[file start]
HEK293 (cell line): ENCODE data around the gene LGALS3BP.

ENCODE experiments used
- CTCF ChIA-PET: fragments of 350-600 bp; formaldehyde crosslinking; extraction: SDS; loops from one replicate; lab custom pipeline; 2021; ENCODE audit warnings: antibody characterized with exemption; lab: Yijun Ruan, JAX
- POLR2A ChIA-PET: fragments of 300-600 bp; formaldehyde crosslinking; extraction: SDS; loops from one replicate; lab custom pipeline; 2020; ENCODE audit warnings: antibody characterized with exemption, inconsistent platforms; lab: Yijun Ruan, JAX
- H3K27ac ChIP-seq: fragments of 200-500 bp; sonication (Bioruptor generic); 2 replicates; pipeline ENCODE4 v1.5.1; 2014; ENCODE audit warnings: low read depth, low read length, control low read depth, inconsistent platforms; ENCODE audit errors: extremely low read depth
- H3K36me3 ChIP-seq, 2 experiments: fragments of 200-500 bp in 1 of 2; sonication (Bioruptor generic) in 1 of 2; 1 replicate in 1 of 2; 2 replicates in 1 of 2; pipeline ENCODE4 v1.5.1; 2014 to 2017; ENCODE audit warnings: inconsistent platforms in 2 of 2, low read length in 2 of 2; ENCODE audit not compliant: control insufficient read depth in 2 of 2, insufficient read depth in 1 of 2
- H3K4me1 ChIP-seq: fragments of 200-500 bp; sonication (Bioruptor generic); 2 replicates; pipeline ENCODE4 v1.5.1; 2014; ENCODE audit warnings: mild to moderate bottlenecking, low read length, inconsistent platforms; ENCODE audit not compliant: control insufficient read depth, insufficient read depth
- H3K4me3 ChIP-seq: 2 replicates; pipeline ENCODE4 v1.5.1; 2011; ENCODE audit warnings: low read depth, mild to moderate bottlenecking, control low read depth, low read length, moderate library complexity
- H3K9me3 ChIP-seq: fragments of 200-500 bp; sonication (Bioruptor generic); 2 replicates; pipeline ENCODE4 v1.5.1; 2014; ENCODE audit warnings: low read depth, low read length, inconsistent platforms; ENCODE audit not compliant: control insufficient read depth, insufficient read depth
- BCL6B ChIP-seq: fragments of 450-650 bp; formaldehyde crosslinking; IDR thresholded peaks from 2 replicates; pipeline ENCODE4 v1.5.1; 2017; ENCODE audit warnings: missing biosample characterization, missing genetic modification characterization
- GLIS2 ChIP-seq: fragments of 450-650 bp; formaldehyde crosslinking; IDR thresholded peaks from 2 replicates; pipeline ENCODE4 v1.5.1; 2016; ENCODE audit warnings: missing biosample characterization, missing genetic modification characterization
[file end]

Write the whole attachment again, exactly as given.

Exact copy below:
HEK293 (cell line): ENCODE data around the gene LGALS3BP.

ENCODE experiments used
- CTCF ChIA-PET: fragments of 350-600 bp; formaldehyde crosslinking; extraction: SDS; loops from one replicate; lab custom pipeline; 2021; ENCODE audit warnings: antibody characterized with exemption; lab: Yijun Ruan, JAX
- POLR2A ChIA-PET: fragments of 300-600 bp; formaldehyde crosslinking; extraction: SDS; loops from one replicate; lab custom pipeline; 2020; ENCODE audit warnings: antibody characterized with exemption, inconsistent platforms; lab: Yijun Ruan, JAX
- H3K27ac ChIP-seq: fragments of 200-500 bp; sonication (Bioruptor generic); 2 replicates; pipeline ENCODE4 v1.5.1; 2014; ENCODE audit warnings: low read depth, low read length, control low read depth, inconsistent platforms; ENCODE audit errors: extremely low read depth
- H3K36me3 ChIP-seq, 2 experiments: fragments of 200-500 bp in 1 of 2; sonication (Bioruptor generic) in 1 of 2; 1 replicate in 1 of 2; 2 replicates in 1 of 2; pipeline ENCODE4 v1.5.1; 2014 to 2017; ENCODE audit warnings: inconsistent platforms in 2 of 2, low read length in 2 of 2; ENCODE audit not compliant: control insufficient read depth in 2 of 2, insufficient read depth in 1 of 2
- H3K4me1 ChIP-seq: fragments of 200-500 bp; sonication (Bioruptor generic); 2 replicates; pipeline ENCODE4 v1.5.1; 2014; ENCODE audit warnings: mild to moderate bottlenecking, low read length, inconsistent platforms; ENCODE audit not compliant: control insufficient read depth, insufficient read depth
- H3K4me3 ChIP-seq: 2 replicates; pipeline ENCODE4 v1.5.1; 2011; ENCODE audit warnings: low read depth, mild to moderate bottlenecking, control low read depth, low read length, moderate library complexity
- H3K9me3 ChIP-seq: fragments of 200-500 bp; sonication (Bioruptor generic); 2 replicates; pipeline ENCODE4 v1.5.1; 2014; ENCODE audit warnings: low read depth, low read length, inconsistent platforms; ENCODE audit not compliant: control insufficient read depth, insufficient read depth
- BCL6B ChIP-seq: fragments of 450-650 bp; formaldehyde crosslinking; IDR thresholded peaks from 2 replicates; pipeline ENCODE4 v1.5.1; 2017; ENCODE audit warnings: missing biosample characterization, missing genetic modification characterization
- GLIS2 ChIP-seq: fragments of 450-650 bp; formaldehyde crosslinking; IDR thresholded peaks from 2 replicates; pipeline ENCODE4 v1.5.1; 2016; ENCODE audit warnings: missing biosample characterization, missing genetic modification characterization